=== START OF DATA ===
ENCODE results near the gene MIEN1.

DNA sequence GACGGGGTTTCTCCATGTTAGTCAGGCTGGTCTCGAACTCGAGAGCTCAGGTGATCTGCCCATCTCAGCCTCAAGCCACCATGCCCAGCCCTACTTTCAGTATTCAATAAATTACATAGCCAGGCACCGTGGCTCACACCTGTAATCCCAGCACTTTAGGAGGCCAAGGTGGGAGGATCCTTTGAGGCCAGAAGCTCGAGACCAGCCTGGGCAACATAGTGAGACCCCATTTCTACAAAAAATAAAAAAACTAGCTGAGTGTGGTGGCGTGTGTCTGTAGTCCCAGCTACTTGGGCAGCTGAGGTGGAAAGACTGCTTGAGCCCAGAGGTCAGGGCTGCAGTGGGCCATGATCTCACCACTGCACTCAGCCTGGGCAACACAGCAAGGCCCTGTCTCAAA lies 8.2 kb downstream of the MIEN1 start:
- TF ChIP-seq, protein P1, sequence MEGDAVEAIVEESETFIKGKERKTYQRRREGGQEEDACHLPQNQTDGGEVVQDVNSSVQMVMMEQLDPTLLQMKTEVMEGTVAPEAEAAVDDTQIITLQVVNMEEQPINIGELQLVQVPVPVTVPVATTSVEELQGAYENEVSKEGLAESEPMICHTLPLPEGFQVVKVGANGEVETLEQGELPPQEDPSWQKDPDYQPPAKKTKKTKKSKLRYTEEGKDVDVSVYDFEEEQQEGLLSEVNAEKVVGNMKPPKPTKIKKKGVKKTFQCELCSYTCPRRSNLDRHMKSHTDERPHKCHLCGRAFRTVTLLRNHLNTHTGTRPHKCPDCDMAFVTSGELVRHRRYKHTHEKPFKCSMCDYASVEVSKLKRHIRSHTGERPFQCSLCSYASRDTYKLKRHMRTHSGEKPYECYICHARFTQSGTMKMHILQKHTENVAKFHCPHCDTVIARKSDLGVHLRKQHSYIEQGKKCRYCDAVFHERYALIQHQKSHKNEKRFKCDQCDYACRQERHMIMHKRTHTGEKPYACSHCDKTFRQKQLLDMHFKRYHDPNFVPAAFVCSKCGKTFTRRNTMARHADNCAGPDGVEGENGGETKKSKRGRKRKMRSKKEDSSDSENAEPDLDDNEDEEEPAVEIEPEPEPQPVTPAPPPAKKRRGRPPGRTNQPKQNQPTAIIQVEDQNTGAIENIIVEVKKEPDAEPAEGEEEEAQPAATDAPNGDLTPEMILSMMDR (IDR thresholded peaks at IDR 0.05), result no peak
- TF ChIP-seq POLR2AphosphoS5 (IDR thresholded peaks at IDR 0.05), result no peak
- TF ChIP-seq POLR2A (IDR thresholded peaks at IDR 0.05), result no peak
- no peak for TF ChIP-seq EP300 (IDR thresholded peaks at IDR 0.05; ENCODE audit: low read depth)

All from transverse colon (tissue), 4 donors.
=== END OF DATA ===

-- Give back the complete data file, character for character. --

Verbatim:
ENCODE results near the gene MIEN1.

DNA sequence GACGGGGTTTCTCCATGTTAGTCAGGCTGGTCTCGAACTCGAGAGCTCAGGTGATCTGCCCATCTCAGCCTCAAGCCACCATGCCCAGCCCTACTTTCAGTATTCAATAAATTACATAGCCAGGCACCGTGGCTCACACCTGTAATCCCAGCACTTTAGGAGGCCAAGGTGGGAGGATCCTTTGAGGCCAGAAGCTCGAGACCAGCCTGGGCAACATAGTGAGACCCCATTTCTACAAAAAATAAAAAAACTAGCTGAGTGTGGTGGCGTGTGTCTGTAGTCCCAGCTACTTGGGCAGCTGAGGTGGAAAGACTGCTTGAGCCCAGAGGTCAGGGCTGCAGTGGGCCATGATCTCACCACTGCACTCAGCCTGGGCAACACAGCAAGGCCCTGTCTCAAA lies 8.2 kb downstream of the MIEN1 start:
- TF ChIP-seq, protein P1, sequence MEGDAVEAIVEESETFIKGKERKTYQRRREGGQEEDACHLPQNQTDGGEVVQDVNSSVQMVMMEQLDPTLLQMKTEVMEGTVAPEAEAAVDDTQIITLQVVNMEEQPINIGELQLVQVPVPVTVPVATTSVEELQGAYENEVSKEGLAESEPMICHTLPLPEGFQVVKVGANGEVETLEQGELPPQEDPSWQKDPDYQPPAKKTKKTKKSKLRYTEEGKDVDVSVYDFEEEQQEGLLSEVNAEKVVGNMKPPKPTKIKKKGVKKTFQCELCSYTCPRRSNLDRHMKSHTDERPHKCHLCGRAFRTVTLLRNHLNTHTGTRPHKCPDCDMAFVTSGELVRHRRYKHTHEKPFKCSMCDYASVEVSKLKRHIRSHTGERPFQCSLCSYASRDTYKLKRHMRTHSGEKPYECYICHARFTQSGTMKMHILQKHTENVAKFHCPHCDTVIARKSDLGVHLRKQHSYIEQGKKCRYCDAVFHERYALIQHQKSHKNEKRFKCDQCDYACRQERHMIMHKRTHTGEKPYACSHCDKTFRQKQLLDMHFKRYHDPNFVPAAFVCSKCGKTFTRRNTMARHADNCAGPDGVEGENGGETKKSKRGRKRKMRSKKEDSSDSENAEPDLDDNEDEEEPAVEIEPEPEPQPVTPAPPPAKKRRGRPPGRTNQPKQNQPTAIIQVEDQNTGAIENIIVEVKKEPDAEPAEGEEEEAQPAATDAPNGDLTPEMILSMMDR (IDR thresholded peaks at IDR 0.05), result no peak
- TF ChIP-seq POLR2AphosphoS5 (IDR thresholded peaks at IDR 0.05), result no peak
- TF ChIP-seq POLR2A (IDR thresholded peaks at IDR 0.05), result no peak
- no peak for TF ChIP-seq EP300 (IDR thresholded peaks at IDR 0.05; ENCODE audit: low read depth)

All from transverse colon (tissue), 4 donors.